Funny how?

People of Britain, heed my warning! I’ve just had the misfortune of watching some of the worst TV comedy I’ve ever experienced. In fact, 2 of the worst TV comedies I’ve ever experienced. Not since that ITV sitcom, you know the one, it was on ITV and it was shite - yeah, that one - have I seen such horrifically base, uninspired, insipid, and all-round easy comedy.

The programmes in question were Since You’ve Been Gone - a Nicolas Lyndhurst vehicle in which is in its second series somehow - and Lab Rats - a new offering from BBC2. Both are “traditional” sitcoms; filmed on a set, with an audience (or at least a laughter track) and, well, a situation.

Come with me now reader as we travel back to those fateful meetings where these abortions of common taste were conceived…


[In a boardroom somewhere in London. Some Suits sit round a table]

“Right, the BBC want something new, something funny, yet something safe; different, but still appealing to a traditional BBC audience.”

“Great! Let’s make another series of My Family.”

“We are making another series of My Family. No, this has to be different. Fresh. Innovative”

“Hmmm… well, how about instead of a normal family… we do a sitcom with an dysfunctional family.”

“Yeah, like The Simpsons?”

“No no no, a weird family.”

“Yeah, like the Munsters? Or the Addams Family?”

“No, I mean, an abnormal family structure. A family that, and I realise this is a bit out there, a family that isn’t made up from a mother and father and 2 or 3 children!!!”

[A shocked silence follows...]

“You mean, there’s something odd about the family? Maybe… they’re aliens!”


“Yeah, like Third Rock from the Sun.”

“Oh. How about… 2 mums living together?”

“Yeah, like Birds of a Feather? Or 80’s US sitcom Kate and Allie?”

“Oh. Then how about… there are 2 dads living together?

“Yeah, like in 80s US sitcom My Two Dads?”

“Right, so how about one dad looking after his kids on his own?”

“Yeah, like 90s US sitcom Blossom?”

“Sure, why not. We just need something extra… a foil for the dad to bounce off…”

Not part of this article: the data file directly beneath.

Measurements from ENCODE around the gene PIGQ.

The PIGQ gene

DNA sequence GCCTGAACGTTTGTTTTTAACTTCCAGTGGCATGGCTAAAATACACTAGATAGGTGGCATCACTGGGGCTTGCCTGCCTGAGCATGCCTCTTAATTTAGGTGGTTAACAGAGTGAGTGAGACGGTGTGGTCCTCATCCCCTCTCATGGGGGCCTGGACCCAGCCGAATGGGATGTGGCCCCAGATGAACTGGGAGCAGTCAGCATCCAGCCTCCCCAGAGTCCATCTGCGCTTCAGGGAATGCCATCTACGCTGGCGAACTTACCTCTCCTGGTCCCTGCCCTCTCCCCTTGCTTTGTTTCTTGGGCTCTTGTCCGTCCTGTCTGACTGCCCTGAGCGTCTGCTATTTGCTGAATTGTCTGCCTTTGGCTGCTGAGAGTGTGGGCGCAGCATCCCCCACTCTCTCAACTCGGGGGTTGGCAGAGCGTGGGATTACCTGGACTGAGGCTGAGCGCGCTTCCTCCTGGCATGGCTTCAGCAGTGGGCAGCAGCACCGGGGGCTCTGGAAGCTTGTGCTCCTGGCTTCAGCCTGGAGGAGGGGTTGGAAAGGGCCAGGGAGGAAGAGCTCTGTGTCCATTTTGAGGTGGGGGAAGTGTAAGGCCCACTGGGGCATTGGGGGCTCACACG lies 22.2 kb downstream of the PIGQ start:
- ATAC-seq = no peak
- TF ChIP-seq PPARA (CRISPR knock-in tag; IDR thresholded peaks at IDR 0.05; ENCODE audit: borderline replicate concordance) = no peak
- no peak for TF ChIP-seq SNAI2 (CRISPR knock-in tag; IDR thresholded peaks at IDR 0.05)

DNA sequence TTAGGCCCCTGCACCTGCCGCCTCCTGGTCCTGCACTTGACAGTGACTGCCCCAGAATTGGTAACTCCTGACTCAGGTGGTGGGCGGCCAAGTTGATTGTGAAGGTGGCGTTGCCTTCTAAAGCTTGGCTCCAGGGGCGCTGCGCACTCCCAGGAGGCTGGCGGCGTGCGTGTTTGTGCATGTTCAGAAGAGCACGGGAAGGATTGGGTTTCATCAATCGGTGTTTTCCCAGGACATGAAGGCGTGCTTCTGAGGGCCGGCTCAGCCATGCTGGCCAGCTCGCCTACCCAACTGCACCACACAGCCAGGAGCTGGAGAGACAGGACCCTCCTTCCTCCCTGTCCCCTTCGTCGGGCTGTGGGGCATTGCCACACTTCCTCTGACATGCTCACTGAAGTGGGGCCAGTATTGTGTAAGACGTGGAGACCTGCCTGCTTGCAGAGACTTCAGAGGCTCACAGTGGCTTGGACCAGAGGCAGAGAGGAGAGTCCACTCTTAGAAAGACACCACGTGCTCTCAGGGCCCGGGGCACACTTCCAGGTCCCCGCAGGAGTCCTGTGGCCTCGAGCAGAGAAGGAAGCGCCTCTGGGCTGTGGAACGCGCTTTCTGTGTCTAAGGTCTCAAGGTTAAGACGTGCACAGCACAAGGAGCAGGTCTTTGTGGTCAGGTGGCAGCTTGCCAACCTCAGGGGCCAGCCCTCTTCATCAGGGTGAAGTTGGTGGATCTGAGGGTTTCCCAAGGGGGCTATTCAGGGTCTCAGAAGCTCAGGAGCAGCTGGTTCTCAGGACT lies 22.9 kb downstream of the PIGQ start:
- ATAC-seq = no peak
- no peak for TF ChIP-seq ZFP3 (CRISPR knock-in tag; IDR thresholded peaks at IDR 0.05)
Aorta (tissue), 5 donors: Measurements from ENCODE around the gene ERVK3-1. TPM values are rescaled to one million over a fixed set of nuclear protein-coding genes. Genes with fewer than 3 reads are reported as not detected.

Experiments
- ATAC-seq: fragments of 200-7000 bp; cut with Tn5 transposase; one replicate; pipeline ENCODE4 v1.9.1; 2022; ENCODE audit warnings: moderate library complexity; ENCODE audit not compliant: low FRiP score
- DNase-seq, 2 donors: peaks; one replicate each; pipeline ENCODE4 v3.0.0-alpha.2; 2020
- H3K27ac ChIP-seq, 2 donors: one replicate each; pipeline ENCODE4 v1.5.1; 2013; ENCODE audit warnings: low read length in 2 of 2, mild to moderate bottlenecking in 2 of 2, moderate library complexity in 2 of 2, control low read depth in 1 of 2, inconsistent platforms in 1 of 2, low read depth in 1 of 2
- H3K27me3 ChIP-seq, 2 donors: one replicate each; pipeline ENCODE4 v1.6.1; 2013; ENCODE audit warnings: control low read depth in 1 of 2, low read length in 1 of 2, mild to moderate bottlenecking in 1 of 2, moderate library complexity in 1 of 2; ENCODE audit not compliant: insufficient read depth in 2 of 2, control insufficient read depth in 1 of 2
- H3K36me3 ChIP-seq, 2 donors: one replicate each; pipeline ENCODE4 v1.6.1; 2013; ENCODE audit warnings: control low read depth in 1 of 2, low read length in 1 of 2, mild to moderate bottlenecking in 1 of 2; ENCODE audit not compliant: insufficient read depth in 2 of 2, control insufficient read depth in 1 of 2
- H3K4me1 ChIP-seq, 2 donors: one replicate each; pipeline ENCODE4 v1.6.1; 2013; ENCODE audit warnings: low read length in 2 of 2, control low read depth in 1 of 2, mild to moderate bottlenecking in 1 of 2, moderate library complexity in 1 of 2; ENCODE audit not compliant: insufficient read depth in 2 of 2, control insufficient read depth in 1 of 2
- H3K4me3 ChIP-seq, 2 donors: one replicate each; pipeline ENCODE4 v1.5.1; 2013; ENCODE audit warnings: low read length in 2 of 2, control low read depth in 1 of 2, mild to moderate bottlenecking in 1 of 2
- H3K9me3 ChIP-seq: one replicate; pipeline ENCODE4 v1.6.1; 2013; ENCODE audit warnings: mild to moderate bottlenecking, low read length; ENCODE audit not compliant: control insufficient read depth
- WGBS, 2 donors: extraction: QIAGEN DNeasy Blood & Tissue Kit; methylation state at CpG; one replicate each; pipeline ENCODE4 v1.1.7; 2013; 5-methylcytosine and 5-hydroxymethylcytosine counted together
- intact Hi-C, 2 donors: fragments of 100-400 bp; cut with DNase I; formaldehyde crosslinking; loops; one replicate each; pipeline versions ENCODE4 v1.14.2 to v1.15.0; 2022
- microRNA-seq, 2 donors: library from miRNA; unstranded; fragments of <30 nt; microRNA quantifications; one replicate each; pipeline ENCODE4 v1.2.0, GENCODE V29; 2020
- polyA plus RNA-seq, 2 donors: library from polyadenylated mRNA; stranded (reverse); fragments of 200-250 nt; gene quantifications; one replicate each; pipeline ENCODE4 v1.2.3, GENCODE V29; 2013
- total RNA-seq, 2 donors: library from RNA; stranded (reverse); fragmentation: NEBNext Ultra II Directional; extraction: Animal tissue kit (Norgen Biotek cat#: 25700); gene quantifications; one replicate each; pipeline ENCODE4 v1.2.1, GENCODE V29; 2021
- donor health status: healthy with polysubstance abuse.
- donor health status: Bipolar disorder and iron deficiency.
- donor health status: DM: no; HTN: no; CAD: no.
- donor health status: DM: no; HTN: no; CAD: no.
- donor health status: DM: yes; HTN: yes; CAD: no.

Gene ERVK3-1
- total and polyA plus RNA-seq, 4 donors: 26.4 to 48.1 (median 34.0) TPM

“His wife?”

“Interesting, but I think that’s what we started with.”

“Hmmm… how about… his wife’s mother?”

“His mother-in-law? Brilliant! We’ve got it! With the mother-in-law, the dad, and the kids there could be all sorts of humourous misunderstanding due to the generation gap. Genius! That surely hasn’t been done before?”

“Right, we’ve only got 3 minutes before our next meeting, so let’s finish this off. The main guy is an everyman to appeal to the masses, we’ll get in Nick Lyndhurst or someone. But should we make his mother-in-law nice too?”

“Hey! I’ve got a great idea - let’s make her all stuck up and snooty. That would be hilarious!

“Great! And 2 kids, a boy and a girl for balance. Let’s make him wise-cracking and a bit geeky, and her a bit moany and slutty.”

“er… isn’t that the same as My Family again?”

“Yeah, but on one will notice as they’ll be too busy laughing at all the mother-in-law jokes. Wow… I really can’t believe that no one’s thought of this before…”


[It's now 2 minutes later. The same group of Suits are sitting round a different table...]

“Right, BBC2 are looking for a new sitcom. Any ideas?”

“Well, BBC2 viewers like things that are smart, but weird…”

“How about scientist geek types? They’re smart but weird?”

“Yeah, like in The IT Crowd or The Big Bang Theory?”

“Yes. Like in them. But it’s lunchtime now so it will have to do…”

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4 Responses to “Funny how?”

  1. Andrew Says:

    No sitcom is as bad as My Hero

  2. Lee Lawson Says:

    This is a humorous look at how sitcoms are created within the BBC however there is a serious note that has been overlooked.

    For some time now I have been working as a torture device inventor for, on and off, the Khmer Rouge (or k-rouge as they like to now be known, something to do with getting in touch with the iPod generation), Al Qaeda (although they have terrible mobile phone signal in their HQ) and Microsoft. I trialed ’sitcom’ boarding treatment with little effect in the mid 90’s however I now have been exposed to ‘Lab Rats’ which I feel is the future of torture.

    As any professional in my field, I exposed myself to the sitcom for short periods to build up my resistance levels, however I only managed half an episode (the one with the giant snails!). I am still in recovery. I sometimes find myself sitting against a radiator hoping that someone would handcuff me to it. putting gauze over my mouth in the anticipation of some water. Nothing rids my mind of the images I encountered.

    I am a ruined man. I can no longer work in my chosed field. I need help. Even masturbation doesn’t excite me anymore!!

    I think I’m going to seek legal advice and bring those bas**rds down.

    all the best, love and kisses,

  3. The Bob Says:

    Thanks Andrew - although I think you’ll find that this is the worst sitcom ever. Although we’d all watch it if it was ever repeated…

  4. The Bob Says:

    Thank you Lee, it’s always good to hear from a professional in these matter; someone who truly understands the danger of such things.

    Oh, and thanks for naming 2 different evil organisations on my blog - that’s bound to get me more hits, from all the wrong people. The Khmer Rouge weren’t very nice either, especially as their leader went on to win the first series of Britain’s Got Talent…

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